Camp Cold Brook
A paranormal team sets to check out an abandoned summer camp where a mass murder had taken place decades previous.
Chad Michael Murray
Michael Eric Reid
Candice De Visser
The title might be a bit misleading.
Camp Cold Brook would have you believe that you might be settling in for a Friday the 13th/slasher knockoff. And if you’re like me, you’ll refrain from reading too much or seeing too much (I try to avoid trailers before reviewing a film), so that you can go in to the experience with a blank slate of expectations.
So imagine my surprise when the film turns out to be a supernatural thriller, with nary a stalker to be found. It’s an original set-up and I can say with a great big smile plastered to my face…
Camp Cold Brook is a hoot.
Chad Michael Murray (best known for the television series One Tree Hill) is reality television star Jack, who, along with his team have made it through three seasons of their paranormal hunting show. But with studio executives breathing down their necks about possible cancellation, they’ll need to up their game to keep this lucrative gig. So newbie to the team, Emma (Candice De Visser) suggests they tackle a mostly unknown and unexplored summer camp in the wilds of Oklahoma – the titular Camp Cold Brook – where decades ago, a massive murder/suicide took place. Also on the initial scouting mission, team members Angela (horror icon Danielle Harris) and Kevin (Michael Eric Reid). Once they arrive and are warned by local law enforcement that they’ll be virtually on their own – they set up their cameras and quickly begin to experience strange phenomenon. Have they hit it big with this particular location?
Murray is as dashing and charismatic as ever. He brings the proper amount of sympathy to the lead role – helped along by the brief illustration of Jack’s home life. You’ll find yourself rooting for Jack – wanting him to succeed, not only because of his personal situation, but because you just plain like him. You can see his passion for what he does, despite a deeper and revealing conversation he has with Emma – regarding the show’s future, somewhere at the film’s halfway point. And there’s the lovely quality Murray brings to Jack – his loyalty and concern for not only his own family, but his work family as well. Murray’s an interesting and engaging actor – and Jack is a great vehicle to display his talents.
Legit Scream Queen Danielle Harris of the Halloween franchise is Angela. You’ll find Harris back in the zone where we know she will excel. Angela (like the rest of the characters) is in danger, so there will be running, screaming and reacting to otherworldly perils. And you’d be hard pressed to find someone better equipped to handle this, than Harris. And since the last performance of Harris’, which I reviewed, was not my favorite, (see my review of Inoperable), it was nice to see her back in top form for Camp Cold Brook.
Horror flicks of this day and age wouldn’t be complete without some sort of giant revelation during the film’s climax. I could sort of see Camp Cold Brook’s reveal coming – but not because the filmmakers plopped down any clues. I would have appreciated a few hints that something on this order was coming. And the introduction of a character late in the game (key to the film’s secret) was an oddball placement. It really does come out of nowhere, for no other reason than to help set-up and explain the film’s secret. It might have felt less awkward had we gotten to know this character earlier in the film – at least peripherally. And based on the character’s relationship with the central characters – it could have been such an easy fix. As is, I had the reaction of “well, that’s convenient”.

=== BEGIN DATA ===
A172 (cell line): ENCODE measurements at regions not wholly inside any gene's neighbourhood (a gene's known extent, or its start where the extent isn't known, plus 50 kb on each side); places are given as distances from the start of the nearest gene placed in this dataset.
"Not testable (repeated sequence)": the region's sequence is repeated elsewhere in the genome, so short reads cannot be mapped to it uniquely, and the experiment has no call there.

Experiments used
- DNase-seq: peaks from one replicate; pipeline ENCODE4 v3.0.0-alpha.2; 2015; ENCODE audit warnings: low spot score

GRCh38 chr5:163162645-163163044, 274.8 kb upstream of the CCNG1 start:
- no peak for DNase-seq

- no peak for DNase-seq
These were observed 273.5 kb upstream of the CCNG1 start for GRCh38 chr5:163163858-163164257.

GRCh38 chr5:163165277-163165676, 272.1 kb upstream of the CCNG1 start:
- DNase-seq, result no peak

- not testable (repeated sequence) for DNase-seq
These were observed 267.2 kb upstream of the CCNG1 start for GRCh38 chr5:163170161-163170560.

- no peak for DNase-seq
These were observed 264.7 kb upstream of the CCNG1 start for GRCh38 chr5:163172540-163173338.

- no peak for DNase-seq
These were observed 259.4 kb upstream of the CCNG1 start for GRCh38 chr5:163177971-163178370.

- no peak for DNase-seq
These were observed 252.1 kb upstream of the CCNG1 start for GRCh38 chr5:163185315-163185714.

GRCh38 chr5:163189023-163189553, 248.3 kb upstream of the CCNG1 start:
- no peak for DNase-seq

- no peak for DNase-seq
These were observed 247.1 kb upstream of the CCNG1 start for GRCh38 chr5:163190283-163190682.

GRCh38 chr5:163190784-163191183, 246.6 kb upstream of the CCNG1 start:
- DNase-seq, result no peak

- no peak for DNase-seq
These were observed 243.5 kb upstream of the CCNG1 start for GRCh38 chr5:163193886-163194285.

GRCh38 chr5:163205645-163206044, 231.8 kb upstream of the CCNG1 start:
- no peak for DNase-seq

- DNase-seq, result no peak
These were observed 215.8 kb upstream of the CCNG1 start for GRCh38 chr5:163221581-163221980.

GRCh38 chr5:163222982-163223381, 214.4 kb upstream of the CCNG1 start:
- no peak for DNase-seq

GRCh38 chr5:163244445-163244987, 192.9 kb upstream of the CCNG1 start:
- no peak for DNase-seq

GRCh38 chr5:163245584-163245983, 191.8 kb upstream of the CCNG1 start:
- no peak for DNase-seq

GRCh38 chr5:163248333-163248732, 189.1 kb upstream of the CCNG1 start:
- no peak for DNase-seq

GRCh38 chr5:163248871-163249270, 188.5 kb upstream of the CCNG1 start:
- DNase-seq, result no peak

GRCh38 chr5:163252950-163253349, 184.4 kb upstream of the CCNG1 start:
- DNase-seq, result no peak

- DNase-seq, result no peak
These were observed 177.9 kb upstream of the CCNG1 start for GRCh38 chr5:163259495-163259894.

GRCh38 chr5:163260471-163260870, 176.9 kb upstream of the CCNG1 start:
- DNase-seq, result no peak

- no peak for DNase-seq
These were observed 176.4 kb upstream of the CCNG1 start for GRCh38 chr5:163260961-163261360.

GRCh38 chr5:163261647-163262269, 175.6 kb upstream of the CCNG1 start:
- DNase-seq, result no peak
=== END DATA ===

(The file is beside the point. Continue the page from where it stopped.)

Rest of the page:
One of the film’s executive producers is legendary genre director Joe Dante (Gremlins, The Howling). So naturally, there are some fun Easter eggs (referencing his extensive film catalog) contained within the film. While I only caught two call-outs to his work (one for Gremlins 2: The New Batch and one for The ‘Burbs), I’m sure there were plenty more.
But to the film’s credit, I was deeply enough involved with the characters and situations, to not be on the constant lookout for potential inside jokes. And that’s a good thing, folks.
The film has some good “boo” moments and some decent suspense. As is the case with any film (well, almost any film) which uses “found footage”, there are the usual scare-tricks present here as well. When someone’s recording themselves, there’s always the “what’s going on behind them in the frame” thing – used to great effect here – notably one of Jack’s late-night “I heard something” treks about the vast camp.
Camp Cold Brook was shot in Oklahoma (as is the story’s setting) and it looks perfectly rural, cut-off and rugged (with the exception of the conspicuously well-tended camp lawns). But the camp buildings, surrounding foliage and set dressing all work to produce the desired effect of isolation and decay.
Courtney Gains (best known for screaming “Outlander” in the 1984 classic Children of the Corn) has a cameo appearance as the head honcho holding the cards of series’ renewal for Jack’s show.
With a unique set-up (like me, you might expect a slasher film – with “Camp” in the title, am I right?), good performances and an enjoyably snappy pace – Camp Cold Brook is an easy recommendation.
The film held its West Coast Premiere at the 18th Annual Shriekfest in Los Angeles – where the film won Best Horror Feature Film. It also won Best Feature at this year’s Horrorhound Film Festival.
It’s still playing the festival circuit, so no wider release information is yet available.